Type: External (1.0 and later)
FORMAT d:[/1][/4][/8][/F:(size)] [/N:(sectors)] [/T:(tracks)] [/B|/S][/C] [/V:(label)] [/Q][/U][/V]
Purpose: Formats a disk to accept DOS files.
Formats the disk in the specified drive to accept DOS files, analyzing the entire disk for defects. Initializes the directory and file allocation tables. Can be used to format both diskettes and fixed disks.
In some earlier versions of DOS, the drive designation letter was optional. If you are using one of these versions, you can format a diskette or a FIXED DISK if you enter FORMAT while working in that drive.
/1 – Format for single-sided use, regardless of the drive type. /4 – Formats a double-density diskette in a high-density type disk drive. Files written to a double-sided disk using a high-density drive may not be reliable. /8 – Formats at 8 sectors per track. If /8 is not specified, FORMAT defaults to 9 or 15 sectors per track, depending upon the disk drive type. The /V option cannot be used with the /8 option. /F:(size) – Formats disks to specific sizes. You can specify the target disk to be a size value from 160Kb to 2.88Mb. Do not format a floppy disk at a size higher than it was designed for. /N:(sectors) – Specifies the number of sectors per track on the disk. Used to format a 3.5 inch disk with the number of sectors per track specified using this option. For 720 K-byte disks, this value should be entered as ³N:9.² /T:(tracks) – Specifies the number of tracks on the disk. Used to format a 3.5 inch disk with the number of tracks specified using this option. For both 720 K-byte disks and 1.44 K-byte disks, this value should be entered as T:80. /B – Formats a disk reserving room on the disk to later copy the DOS system files. /S – Copies the operating system files to the disk after formatting. These system files are hidden files and will not appear in a directory listing. Using some versions of DOS, this must be the last option entered. /C – Causes FORMAT to retest badclusters, otherwise FORMAT will mark the clusters as bad but will not retest them. (In DOS versions before Version 6, FORMAT always retested any bad clusters.) /V:(label) – Causes FORMAT to prompt for a volume label after the disk is formatted. The label can be of 1 to 11 characters. The same characters acceptable in filenames are acceptable in the volume label (however, you cannot add a filename extension). The /8 option cannot be used with the /V option. DOS Version 5 automatically assigns Label as the disk label and creates a unique serial number in the boot sector of the disk. The serial number is displayed at the end of the formatting process. /Q – Provides a quick way to format a disk . This option erases the file allocation table and the root directory, but does not identify bad sectors. /U – Completely erases all data on the target disk making it impossible to perform an UNFORMAT later. /V – Displays a prompt so that a volume label can be entered.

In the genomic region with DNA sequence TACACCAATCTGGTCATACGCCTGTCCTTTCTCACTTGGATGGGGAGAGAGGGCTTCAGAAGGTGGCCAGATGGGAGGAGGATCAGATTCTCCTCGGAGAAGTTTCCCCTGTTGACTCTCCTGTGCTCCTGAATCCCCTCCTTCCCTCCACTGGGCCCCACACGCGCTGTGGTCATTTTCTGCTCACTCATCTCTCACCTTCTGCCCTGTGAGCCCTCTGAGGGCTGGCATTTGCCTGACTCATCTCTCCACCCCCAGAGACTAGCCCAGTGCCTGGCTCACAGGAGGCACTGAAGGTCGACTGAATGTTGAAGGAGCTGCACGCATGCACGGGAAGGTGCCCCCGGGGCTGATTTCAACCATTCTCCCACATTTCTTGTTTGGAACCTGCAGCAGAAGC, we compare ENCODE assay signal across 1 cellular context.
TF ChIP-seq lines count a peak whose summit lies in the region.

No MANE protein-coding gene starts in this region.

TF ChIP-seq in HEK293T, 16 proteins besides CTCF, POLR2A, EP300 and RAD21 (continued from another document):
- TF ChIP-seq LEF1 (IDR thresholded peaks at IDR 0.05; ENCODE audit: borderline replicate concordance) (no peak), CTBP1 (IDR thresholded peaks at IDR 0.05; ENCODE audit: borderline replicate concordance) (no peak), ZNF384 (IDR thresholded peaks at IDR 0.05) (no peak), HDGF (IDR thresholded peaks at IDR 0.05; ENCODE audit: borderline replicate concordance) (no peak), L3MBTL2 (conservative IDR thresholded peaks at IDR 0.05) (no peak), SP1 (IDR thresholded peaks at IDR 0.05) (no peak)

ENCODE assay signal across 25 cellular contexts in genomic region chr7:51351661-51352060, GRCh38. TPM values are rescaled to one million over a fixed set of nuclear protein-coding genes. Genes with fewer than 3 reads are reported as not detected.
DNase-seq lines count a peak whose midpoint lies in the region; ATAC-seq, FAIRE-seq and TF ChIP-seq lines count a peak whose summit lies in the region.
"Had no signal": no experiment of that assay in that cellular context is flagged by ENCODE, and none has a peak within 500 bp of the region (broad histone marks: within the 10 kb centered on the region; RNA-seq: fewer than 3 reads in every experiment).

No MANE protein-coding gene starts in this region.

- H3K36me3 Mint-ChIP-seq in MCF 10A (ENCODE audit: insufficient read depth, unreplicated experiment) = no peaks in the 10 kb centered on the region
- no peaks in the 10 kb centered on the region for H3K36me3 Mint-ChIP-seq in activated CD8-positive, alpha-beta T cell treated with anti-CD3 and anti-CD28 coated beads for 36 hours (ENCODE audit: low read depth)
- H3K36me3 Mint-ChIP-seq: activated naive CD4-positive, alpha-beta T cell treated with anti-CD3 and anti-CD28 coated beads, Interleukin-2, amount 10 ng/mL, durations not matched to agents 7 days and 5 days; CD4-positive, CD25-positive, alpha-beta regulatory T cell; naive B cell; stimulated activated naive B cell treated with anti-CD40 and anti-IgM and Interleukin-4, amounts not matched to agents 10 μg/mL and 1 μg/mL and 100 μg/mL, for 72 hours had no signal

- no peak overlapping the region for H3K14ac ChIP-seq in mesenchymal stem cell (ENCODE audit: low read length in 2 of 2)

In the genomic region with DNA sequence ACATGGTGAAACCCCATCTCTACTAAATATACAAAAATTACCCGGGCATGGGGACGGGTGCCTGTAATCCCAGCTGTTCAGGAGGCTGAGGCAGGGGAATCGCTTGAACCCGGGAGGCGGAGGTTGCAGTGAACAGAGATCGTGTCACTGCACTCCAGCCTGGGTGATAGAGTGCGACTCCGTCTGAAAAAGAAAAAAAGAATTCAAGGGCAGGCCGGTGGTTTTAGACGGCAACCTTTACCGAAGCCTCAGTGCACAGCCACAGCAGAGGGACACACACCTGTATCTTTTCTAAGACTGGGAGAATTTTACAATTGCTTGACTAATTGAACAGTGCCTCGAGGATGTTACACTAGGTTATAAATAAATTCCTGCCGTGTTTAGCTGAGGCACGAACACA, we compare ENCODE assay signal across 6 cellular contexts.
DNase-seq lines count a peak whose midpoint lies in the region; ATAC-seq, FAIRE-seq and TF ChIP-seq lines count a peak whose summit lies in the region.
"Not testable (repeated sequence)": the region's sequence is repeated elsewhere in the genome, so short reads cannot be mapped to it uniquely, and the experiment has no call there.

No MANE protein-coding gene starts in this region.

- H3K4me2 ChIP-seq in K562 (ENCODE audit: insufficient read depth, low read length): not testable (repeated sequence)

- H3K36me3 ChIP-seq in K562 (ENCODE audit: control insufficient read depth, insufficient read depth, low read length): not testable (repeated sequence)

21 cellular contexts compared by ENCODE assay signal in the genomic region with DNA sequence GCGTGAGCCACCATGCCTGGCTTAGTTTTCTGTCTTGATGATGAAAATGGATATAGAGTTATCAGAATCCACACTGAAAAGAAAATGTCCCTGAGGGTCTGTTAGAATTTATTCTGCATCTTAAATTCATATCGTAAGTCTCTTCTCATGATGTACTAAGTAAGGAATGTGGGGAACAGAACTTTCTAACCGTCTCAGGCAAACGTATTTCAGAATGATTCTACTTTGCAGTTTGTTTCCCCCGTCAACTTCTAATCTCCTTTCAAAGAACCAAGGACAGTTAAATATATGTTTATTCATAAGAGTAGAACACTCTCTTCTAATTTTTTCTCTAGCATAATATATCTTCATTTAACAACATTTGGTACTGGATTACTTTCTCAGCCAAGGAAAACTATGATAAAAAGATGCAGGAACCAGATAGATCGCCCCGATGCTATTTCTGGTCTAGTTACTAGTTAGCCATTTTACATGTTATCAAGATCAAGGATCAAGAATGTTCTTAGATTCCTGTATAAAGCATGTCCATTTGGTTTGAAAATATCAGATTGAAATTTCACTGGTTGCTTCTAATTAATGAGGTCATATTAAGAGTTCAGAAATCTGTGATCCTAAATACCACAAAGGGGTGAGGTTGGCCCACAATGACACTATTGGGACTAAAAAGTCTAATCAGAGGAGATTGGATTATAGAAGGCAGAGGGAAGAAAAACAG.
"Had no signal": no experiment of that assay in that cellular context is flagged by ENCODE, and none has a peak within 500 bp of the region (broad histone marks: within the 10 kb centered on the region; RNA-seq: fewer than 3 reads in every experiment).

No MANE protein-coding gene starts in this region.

If you want to format a floppy disk as a double-density disk in a 1.2M drive, you should enter the following: format a:/4